Understanding Resistance

 

No! You can’t make me! You’re not the boss of me! I’m not a baby anymore, Mom (said with an eye roll)! All of these phrases (maybe you’ve heard some of them?) have one thing in common: at their root is a deep human instinct that is (unfortunately!) little known outside of psychoanalytic circles in Germany and Austria. 

 

Counterwill, a term coined by the Austrian psychoanalyst Otto Rank, is the natural instinct to resist when one feels coerced. Understanding this instinct can help us to better understand our kids, ourselves and other adults. From this understanding can come changed relational approaches that can have a profoundly positive impact.  

 

I have found that it is helpful to begin our understanding of counterwill by finding it in ourselves. The example I always use when teaching about counterwill is for us to remember what we feel when we are stopped at a red light and the light turns green. If we haven’t yet started to go and the person behind us honks at us, what do we feel like doing? Saying “Oh, thank you!” and speeding away? Or taking our own sweet time in getting going? Now, whether or not we decide to indulge the instinct, it is likely the second scenario that plays out inside of us. This is counterwill.

 

When we feel pushed or coerced, and that feeling is greater than our feeling of connection to the person doing the pushing, we balk. If we feel close and connected to someone (imagine your partner, close friend or beloved relative) and they ask us to do something, we are happy to do it. If, however, even that very same person asks us to do something at a moment where we don’t feel very connected to them, the instinct to resist will rise up in us. 

 

Let’s think about how this might play out with our kids. If we take the time to connect with our kids–to look at their Lego creation or ask them about the video game they are playing–before we issue our instruction to them to wash their hands and set the table, we are going to have a much greater chance of compliance than if we simply march into the room and announce what we want them to do. This idea is encapsulated in my teacher, Dr. Gordon Neufeld’s, wise saying “Collect before you Direct.” We would all do well to remember this before we try to direct anyone!

 

Of course, kids are smart and if we are collecting them for the sole purpose of issuing our commands, this “strategy” will wear thin quite quickly. Ideally, we are collecting–connecting–with our kids all throughout the day, for no other reason than to let them feel our warmth, enjoyment and delight in them. If we make it our intention to do this, we will be providing some essential “nutrients” to our kids, the reduced counterwill will simply be a happy side effect.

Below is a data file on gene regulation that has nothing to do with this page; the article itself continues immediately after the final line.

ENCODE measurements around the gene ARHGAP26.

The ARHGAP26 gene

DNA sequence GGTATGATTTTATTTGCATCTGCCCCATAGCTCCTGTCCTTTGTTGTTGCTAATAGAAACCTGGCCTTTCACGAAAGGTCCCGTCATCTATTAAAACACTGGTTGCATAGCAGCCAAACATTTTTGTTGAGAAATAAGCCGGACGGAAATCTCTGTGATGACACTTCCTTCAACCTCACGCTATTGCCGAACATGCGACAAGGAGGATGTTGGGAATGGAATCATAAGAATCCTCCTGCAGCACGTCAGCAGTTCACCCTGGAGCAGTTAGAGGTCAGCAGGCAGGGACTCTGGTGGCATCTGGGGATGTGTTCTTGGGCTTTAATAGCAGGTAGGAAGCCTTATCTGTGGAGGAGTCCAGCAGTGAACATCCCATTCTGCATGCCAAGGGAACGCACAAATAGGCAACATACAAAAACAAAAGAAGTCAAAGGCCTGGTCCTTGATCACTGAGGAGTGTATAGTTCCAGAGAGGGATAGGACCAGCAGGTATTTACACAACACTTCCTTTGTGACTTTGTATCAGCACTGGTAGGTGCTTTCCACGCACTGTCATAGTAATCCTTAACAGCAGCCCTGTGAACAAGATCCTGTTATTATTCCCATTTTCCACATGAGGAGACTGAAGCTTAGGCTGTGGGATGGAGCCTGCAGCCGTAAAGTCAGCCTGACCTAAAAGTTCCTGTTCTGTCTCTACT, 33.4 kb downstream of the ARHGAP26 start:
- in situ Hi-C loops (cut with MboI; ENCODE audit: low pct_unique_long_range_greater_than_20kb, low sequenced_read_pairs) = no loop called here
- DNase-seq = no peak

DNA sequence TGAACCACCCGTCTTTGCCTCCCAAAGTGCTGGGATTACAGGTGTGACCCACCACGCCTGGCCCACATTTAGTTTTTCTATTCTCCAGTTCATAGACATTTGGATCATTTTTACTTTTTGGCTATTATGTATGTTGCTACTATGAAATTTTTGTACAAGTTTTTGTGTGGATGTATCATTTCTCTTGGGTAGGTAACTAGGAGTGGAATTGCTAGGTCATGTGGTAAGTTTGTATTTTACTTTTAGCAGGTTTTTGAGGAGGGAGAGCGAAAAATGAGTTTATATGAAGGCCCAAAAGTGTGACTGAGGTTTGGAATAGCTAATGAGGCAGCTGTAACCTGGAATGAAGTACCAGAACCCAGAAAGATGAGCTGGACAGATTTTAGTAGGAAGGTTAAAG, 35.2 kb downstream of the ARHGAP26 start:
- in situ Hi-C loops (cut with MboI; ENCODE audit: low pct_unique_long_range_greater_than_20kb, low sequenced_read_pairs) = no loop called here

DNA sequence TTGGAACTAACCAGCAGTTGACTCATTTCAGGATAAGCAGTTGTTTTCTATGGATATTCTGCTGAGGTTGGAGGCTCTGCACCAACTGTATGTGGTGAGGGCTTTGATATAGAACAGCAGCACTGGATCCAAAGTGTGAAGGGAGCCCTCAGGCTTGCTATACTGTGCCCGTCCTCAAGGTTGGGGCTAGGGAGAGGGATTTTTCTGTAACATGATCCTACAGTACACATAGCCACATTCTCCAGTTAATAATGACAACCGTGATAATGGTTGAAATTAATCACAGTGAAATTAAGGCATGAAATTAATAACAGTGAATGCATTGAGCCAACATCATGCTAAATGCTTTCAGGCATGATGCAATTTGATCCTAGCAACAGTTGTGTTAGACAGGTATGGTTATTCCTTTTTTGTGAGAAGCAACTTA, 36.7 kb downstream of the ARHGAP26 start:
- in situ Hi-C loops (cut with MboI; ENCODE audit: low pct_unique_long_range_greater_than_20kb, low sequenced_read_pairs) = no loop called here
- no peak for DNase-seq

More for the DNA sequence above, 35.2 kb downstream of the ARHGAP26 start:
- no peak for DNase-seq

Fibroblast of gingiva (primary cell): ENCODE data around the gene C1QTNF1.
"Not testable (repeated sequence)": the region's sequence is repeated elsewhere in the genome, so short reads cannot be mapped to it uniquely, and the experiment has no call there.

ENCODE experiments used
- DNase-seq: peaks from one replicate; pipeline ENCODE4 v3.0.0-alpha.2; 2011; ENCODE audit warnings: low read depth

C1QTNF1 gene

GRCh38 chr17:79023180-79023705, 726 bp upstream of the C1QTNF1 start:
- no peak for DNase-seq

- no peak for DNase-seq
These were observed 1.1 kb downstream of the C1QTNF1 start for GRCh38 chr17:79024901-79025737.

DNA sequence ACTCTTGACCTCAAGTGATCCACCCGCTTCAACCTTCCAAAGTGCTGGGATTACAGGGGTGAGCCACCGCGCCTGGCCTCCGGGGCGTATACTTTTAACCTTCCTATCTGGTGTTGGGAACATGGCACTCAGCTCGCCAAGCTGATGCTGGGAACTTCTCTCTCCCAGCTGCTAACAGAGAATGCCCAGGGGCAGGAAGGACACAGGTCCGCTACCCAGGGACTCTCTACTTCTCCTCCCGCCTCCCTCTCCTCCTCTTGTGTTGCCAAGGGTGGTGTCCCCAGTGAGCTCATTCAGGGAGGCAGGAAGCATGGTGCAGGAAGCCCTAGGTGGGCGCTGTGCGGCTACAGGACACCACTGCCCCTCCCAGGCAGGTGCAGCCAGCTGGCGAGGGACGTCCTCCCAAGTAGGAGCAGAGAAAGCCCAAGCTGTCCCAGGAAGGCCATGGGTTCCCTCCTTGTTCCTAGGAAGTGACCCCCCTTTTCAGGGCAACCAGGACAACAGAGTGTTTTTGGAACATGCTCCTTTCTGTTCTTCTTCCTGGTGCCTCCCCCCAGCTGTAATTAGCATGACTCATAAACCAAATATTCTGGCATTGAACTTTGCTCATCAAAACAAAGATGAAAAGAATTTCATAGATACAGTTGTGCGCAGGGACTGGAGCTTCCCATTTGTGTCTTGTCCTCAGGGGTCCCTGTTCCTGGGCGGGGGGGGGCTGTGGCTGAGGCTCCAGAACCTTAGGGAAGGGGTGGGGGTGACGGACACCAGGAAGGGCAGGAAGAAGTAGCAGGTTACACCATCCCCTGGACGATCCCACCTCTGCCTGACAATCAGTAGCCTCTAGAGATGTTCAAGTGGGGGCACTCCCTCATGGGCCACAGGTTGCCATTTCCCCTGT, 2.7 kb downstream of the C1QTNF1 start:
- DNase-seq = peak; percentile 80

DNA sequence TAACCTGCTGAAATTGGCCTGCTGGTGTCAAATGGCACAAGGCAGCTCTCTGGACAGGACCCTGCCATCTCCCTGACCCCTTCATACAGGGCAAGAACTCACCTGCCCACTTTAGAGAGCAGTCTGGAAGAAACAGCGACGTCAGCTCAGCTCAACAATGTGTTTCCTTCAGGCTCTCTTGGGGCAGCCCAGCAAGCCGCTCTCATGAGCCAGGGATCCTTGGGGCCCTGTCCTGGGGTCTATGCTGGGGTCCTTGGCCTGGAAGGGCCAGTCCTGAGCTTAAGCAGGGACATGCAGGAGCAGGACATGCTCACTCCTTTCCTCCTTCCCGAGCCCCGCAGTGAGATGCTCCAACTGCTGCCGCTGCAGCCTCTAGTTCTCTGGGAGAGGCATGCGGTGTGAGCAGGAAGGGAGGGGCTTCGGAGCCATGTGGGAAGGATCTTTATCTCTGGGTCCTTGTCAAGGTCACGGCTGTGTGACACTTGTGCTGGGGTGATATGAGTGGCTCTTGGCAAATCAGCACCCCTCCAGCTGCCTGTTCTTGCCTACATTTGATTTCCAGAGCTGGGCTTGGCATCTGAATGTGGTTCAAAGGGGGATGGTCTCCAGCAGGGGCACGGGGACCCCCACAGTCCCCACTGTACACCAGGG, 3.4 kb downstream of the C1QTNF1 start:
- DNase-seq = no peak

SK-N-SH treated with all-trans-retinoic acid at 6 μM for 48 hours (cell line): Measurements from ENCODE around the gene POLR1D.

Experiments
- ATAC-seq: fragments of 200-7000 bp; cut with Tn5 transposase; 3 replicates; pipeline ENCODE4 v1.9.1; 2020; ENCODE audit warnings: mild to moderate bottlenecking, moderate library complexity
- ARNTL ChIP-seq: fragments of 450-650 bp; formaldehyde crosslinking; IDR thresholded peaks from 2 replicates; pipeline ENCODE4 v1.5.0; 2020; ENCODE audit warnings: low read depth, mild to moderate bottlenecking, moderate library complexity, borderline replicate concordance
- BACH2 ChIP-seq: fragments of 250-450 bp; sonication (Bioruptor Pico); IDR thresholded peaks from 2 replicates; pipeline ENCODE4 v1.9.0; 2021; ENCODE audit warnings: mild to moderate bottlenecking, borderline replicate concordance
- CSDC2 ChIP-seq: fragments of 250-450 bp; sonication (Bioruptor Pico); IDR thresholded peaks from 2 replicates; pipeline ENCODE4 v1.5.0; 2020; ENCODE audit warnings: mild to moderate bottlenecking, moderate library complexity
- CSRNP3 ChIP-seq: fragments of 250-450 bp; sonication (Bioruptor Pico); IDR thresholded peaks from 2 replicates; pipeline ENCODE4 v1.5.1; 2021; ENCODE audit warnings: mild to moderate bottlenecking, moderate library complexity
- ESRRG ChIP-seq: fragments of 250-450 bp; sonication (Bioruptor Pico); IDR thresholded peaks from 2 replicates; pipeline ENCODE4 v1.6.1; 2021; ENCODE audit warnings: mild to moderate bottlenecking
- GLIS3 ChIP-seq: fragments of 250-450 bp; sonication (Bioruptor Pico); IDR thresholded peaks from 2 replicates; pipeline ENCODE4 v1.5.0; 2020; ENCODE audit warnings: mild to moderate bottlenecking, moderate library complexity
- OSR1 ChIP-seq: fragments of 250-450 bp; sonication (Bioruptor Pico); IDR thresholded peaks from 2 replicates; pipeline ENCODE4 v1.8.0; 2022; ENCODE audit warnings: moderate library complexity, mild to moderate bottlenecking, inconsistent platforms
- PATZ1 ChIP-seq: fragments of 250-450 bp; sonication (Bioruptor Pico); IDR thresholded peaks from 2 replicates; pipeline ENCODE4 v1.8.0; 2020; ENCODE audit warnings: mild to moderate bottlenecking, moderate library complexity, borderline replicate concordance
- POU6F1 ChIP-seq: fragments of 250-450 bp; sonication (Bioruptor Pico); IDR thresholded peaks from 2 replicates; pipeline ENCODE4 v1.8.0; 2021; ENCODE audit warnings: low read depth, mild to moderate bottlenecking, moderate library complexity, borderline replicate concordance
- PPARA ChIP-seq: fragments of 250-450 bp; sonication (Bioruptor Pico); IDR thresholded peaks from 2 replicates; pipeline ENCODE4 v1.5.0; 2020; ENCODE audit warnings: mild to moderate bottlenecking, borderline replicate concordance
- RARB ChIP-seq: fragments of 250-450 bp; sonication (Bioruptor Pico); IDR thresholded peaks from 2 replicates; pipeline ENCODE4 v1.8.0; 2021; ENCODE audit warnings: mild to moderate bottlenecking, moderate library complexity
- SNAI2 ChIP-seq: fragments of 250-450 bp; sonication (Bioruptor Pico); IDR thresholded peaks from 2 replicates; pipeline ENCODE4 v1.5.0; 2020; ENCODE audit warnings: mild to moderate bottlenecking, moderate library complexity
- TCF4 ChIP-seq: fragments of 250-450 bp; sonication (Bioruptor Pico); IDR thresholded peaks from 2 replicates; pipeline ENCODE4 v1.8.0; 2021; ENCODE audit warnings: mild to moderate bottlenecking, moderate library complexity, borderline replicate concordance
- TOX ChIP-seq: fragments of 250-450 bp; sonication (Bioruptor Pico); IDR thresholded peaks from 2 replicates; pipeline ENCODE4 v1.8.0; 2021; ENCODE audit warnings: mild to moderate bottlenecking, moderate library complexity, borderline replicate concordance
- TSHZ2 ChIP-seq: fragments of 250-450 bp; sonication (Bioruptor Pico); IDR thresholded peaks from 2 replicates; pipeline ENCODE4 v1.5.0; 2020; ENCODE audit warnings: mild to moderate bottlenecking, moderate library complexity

Another reason for counterwill lies not in disconnection, but actually in deep connection and the satiation that comes from that. I would bet that we all have been with a toddler who, after a time of snuggles and reading books, has a clear burst of creative, independent, “do it myself!” energy. This process happens for all kids (and even adults!) regardless of their age; when attachment needs are deeply satiated, the brain is relieved of the work of attachment and shifts into “individuation mode.” In this mode, following someone else’s orders or requests does not feel right and will, again, evoke counterwill. In these instances, what is needed is not more attachment or “collecting” energy, because it is actually an abundance of that which led the child to this state. When they are in this state, it is best to simply stay out of their way and to back off on requests and demands. Emergent energy like this can be fleeing, but it is vitally important to growing up and to discovering oneself–one’s likes, dislikes, values, preferences and affinities. When it is present, the best thing we can do is to let our kids be in it; it usually doesn’t last too long and then they’ll be back, ready for some more connection.

 

Understanding counterwill makes clear what a losing strategy it is to state our demands more forcefully when our child resists. If they were already feeling that the coercion was greater than the attachment, imagine what it evokes in them when we apply greater coercion (likely in a more frustrated, less warm tone of voice)? Yes, it evokes even stronger counterwill–this is where the worst parent-child power struggles come from. Rather than getting caught in a lose-lose power struggle, when we are faced with counterwill we can identify it as such and decide if this is a time to back off and increase connection before issuing any more instructions or if this is a time to let our tentatively emerging child or teen have some time of self-discovery. 

 

Even though things can feel urgent, there is usually a way around something that feels like it needs to be done right now. Maybe we can take out the garbage tonight and let them bang around on the piano? Maybe the dog can get walked in 30 minutes, after a cup of tea and a card game together? Whatever the case, understanding counterwill provides us with important understanding that we can use to make informed choices about how we approach all manner of situations with our kids. And the reduced door slams, foot stomps and yelling are something we can thank Otto Rank for!

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